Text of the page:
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Telling all about Thaipusam

Have you ever wondered what this festivity that seems to bring heavy traffic from all sides of the country to Batu Caves is all about? Here's what you need to know about Thaipusam and its importance to Hindu devotees

by / Published: 27 Jan 2017

Telling all about Thaipusam

Banishing evil

Celebrated by Hindu devotees, Thaipusam is a festival that observes a day of thanksgiving and penance to Lord Murugan – a deity that represents youth, power and destruction of evil. Hindu devotees are required to prepare themselves for some time both physically and mentally before the festival.

Most of them cleanse their bodies through fasting and abstinence, as well as observing a vegetarian diet. Besides Batu Caves, Hindus also gather at the Balathandayuthapani Temple or Waterfall Hill Temple in Penang, and the Sri Subramaniar Swamy Temple in Ipoh after a long procession. 

Another form of banishing evil that is known during Thaipusam is through the significant breaking of coconuts on the ground. It is believed that the act itself is symbolic of breaking one’s ego and a cleansing ritual offered to Lord Murugan.

The significance of penance

The highest form of offering practiced during Thaipusam is to carry the kavadi. The significance of this act is to give them great powers of endurance. There are other types of penance that Hindu devotees can practise during Thaipusam, such as shaving their heads as an act of sacrifice that symbolises humility and the surrender of their vanity. Another form of penance is carrying a pot of milk during the procession which symbolises abundance and fertility. Hindu devotees also walk on hot coals as an offering to Lord Murugan to gain greater powers of endurance.

Body piercings: Do they hurt?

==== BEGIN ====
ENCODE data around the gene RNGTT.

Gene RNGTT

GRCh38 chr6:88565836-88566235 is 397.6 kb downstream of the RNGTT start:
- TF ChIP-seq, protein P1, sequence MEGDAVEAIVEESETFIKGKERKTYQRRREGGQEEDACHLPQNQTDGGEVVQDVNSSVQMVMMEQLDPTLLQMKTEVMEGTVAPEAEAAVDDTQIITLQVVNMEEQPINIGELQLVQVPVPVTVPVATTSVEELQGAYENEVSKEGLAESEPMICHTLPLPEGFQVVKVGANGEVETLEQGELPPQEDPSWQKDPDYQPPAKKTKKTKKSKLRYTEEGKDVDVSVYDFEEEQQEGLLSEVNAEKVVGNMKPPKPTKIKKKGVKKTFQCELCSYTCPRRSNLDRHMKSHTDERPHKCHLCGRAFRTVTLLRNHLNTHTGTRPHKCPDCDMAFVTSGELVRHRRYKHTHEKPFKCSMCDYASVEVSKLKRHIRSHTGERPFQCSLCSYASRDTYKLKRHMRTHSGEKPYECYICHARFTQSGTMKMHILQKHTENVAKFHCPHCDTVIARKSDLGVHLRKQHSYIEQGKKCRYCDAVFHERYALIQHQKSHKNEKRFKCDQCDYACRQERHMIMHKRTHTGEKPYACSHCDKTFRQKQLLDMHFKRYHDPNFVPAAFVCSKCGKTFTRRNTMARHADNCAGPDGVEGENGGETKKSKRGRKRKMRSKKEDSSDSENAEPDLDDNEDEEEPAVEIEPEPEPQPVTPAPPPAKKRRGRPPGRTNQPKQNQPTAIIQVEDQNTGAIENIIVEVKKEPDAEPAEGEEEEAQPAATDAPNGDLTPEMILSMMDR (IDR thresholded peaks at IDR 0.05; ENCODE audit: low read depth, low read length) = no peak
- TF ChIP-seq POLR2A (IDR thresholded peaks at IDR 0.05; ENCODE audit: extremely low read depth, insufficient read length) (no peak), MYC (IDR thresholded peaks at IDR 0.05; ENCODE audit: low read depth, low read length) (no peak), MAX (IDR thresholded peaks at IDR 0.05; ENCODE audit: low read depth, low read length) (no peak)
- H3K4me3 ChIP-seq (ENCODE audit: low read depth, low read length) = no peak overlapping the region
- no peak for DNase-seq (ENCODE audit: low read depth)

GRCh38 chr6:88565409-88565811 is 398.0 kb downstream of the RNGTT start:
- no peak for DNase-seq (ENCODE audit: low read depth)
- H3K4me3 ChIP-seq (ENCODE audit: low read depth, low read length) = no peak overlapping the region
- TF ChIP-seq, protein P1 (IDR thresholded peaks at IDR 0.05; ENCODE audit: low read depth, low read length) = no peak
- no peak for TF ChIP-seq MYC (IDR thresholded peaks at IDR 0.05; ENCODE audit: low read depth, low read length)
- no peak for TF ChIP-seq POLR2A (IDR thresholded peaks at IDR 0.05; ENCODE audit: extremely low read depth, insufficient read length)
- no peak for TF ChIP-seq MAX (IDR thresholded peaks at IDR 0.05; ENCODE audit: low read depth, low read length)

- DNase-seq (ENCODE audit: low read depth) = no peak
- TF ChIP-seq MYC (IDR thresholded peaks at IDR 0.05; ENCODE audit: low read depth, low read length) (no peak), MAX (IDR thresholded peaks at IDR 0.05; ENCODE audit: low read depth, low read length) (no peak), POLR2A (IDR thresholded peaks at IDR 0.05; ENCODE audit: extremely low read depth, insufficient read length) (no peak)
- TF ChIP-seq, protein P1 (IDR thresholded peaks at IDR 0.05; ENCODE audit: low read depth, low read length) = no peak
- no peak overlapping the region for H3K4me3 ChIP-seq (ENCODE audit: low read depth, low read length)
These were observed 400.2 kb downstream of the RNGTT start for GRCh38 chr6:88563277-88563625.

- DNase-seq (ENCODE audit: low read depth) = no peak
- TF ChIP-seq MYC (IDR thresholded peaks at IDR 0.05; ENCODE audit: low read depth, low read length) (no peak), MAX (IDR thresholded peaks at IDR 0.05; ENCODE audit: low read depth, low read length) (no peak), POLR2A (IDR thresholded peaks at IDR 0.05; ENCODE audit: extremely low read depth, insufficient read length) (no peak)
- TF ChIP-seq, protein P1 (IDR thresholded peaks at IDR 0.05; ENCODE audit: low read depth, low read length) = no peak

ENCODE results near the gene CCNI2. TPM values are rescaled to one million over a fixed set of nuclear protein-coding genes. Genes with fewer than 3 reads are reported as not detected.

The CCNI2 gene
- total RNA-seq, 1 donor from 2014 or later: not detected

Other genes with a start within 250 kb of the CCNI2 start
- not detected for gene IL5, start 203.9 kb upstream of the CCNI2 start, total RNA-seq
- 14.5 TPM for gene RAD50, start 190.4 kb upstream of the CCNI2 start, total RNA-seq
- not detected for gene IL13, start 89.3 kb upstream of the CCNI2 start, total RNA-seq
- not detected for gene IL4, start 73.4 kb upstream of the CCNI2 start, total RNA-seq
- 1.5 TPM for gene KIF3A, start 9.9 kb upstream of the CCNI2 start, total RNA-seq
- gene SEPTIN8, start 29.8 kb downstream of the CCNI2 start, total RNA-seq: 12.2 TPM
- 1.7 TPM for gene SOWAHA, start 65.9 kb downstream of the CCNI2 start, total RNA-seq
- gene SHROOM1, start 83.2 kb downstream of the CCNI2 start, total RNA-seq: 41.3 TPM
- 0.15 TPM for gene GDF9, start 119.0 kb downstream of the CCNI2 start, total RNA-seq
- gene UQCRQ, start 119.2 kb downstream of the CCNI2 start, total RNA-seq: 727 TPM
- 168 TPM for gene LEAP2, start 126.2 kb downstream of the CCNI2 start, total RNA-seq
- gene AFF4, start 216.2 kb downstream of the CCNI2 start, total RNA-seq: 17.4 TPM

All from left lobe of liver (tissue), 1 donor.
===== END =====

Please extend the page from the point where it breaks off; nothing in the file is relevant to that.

It’s an age old question. Devotees who carry the kavadi (a semi-circular steel or wooden frame hauled by a devotee) usually undertake a severe regime to prepare themselves for the festival. The structures that are balanced on their shoulders are usually combined with hooks used to pierce the skin, cheeks and tongue. This mighty devotion is usually done to fulfil vows they’ve made to Lord Murugan.

Devotees need to abstain from alcohol, smoking, chewing betel nuts and having impure thoughts for 21 days. Their sleeping and bathing patterns are regimented and they are required to fill their time with prayer, meditation and charitable activities.

They also have to go through a strict Sattvic diet which consists of fruits, dairy products, nuts, ripe vegetables and more. Onions, garlic, red chillies and strong spices are prohibited. As a result, on festival day, they get into a state of trance where they don’t appear to be in pain. Devotees usually do not bleed, suffer infections or prolonged pain after the event, and don’t suffer from burns or scars. They believe that only when the mind is free and at peace and the body free from physical pleasures, can a devotee undergo the task without feeling any pain.

Our columnist had an up close and personal experience of the festival. Read about it here.

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